Written and Directed by Céline Sciamma | 122 min | On Demand
It screened at last year’s FIN Atlantic International Film Festival, and now this gorgeous French romantic drama has finally arrived in Halifax cinemas. Céline Sciamma’s formal period film melts like butter on the tongue, a lovely if unlikely amalgam of The Piano and Blue Is The Warmest Colour—another French film about two women falling in love, but freighted with a lot more controversy, one Sciamma has both defended and derided.
This colour takes its time to warm up. Painter Marianne (Noémie Merlant) arrives on a remote island, expected to create a portrait of Héloïse (Adèle Haenel), whose mother (Valeria Golino) has plans to marry her off to some Milanese gentleman. Héloïse isn’t particularly interested in being married or painted, so Marianne must be surreptitious in her efforts to capture the other young woman’s image while loitering around this large, mostly empty estate with housekeeper, Sophie (Luàna Bajrami), and going for walks with Héloïse along the rocky shore.
The film deftly examines and indulges the female gaze — again and again we see Héloïse through the eyes of Marianne, the observed and the observer, though Héloïse reminds us that as we are watching, she’s looking back. We’re drawn into the sapphic romance, and this exchange of observation, slowly but inexorably in a way very few films, French or otherwise, accomplish. The almost complete absence of men on screen means when a dude does show up, he’s an entirely unwelcome invader.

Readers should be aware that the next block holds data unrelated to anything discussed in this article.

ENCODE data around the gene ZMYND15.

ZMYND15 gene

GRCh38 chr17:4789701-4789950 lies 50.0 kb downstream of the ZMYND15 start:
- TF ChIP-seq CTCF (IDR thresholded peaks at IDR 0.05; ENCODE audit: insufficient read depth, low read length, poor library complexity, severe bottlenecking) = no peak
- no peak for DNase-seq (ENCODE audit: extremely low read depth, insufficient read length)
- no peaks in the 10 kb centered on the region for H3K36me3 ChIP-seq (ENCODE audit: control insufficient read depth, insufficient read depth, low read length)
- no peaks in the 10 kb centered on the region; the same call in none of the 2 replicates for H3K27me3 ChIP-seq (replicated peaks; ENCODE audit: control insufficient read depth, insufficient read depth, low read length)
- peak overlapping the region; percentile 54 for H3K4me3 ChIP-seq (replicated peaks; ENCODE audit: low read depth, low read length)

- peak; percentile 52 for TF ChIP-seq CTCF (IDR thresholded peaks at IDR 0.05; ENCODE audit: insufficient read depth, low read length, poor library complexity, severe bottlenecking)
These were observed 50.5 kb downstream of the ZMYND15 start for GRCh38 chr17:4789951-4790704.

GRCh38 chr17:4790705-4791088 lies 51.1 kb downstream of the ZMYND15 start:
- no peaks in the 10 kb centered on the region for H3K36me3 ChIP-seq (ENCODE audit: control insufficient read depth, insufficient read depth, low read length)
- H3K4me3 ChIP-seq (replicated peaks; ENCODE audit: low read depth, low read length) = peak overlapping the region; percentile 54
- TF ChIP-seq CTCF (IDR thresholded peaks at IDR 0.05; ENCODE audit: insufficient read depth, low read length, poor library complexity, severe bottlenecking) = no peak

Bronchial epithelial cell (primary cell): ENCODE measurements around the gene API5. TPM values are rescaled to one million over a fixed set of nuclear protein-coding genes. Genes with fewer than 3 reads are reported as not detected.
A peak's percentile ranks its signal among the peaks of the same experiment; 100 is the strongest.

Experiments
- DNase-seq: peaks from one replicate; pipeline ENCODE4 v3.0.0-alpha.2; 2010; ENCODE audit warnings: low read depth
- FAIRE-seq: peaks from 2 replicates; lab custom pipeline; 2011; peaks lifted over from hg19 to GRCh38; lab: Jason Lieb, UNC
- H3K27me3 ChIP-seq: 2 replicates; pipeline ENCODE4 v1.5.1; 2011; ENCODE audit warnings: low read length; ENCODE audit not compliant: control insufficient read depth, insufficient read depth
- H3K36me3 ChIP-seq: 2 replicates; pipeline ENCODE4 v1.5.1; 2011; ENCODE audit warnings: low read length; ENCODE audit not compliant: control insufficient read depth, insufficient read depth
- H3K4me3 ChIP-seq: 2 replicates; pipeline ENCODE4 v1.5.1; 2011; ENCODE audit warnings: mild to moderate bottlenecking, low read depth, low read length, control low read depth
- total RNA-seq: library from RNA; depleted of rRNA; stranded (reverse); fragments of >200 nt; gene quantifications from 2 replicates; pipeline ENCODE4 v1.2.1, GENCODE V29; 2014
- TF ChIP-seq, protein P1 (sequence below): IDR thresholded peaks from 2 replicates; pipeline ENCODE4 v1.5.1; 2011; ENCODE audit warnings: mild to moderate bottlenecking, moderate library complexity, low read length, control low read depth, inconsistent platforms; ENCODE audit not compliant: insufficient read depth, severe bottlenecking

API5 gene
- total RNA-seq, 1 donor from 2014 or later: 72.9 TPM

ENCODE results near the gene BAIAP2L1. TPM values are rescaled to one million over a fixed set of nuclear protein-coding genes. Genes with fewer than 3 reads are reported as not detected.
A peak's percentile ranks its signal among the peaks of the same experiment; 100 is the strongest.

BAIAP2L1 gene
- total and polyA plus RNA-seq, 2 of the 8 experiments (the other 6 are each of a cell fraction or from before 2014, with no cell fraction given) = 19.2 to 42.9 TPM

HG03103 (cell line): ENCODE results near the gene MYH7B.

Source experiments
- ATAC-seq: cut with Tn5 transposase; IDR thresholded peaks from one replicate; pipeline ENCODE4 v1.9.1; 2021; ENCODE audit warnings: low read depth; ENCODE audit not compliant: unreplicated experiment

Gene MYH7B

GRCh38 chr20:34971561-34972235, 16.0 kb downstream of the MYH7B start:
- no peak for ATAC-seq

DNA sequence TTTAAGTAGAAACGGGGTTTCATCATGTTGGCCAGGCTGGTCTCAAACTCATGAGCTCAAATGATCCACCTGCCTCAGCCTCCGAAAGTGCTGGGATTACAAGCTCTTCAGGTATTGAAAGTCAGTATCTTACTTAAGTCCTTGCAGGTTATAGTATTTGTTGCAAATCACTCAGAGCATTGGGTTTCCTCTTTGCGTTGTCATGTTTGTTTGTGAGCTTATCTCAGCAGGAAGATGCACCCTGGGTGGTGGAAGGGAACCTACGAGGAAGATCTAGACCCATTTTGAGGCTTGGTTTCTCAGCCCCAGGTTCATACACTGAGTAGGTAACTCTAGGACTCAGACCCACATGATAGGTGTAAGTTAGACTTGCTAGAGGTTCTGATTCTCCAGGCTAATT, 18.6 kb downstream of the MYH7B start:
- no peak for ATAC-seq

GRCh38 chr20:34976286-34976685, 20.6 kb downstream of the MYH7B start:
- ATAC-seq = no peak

The opening act hides the passion to come with a whole lot of emotional and narrative austerity. It challenges the audience with its reserve, and you wouldn’t be blamed for wondering whether the picture was ever going to get interesting. It’s when the painter and the bride-to-be start to acknowledge their secret desires for each other that it genuinely ignites — the beautifully composed cinematography and lyrical content converge, with score and diegetic music used sparingly but with an effective kick.
Sciamma’s visual metaphors are a little too often on the nose, but there are also a number of lovely touches — the juxtaposition of two women in profile against the ocean, three figures rising in unison from the long grass, a young woman in pain on a bed while a baby touches her face — these are remarkable, breathtaking moments. And no one should fault Sciamma for choosing the most stunning, magnetic performers and lighting them in the most fetching way possible. Merlant is the stand-out, like Emma Watson’s Gallic sister, or Debra Winger’s secret Parisienne daughter.
Portrait Of A Lady On Fire opens Friday, February 28 at Park Lane Cinemas in Halifax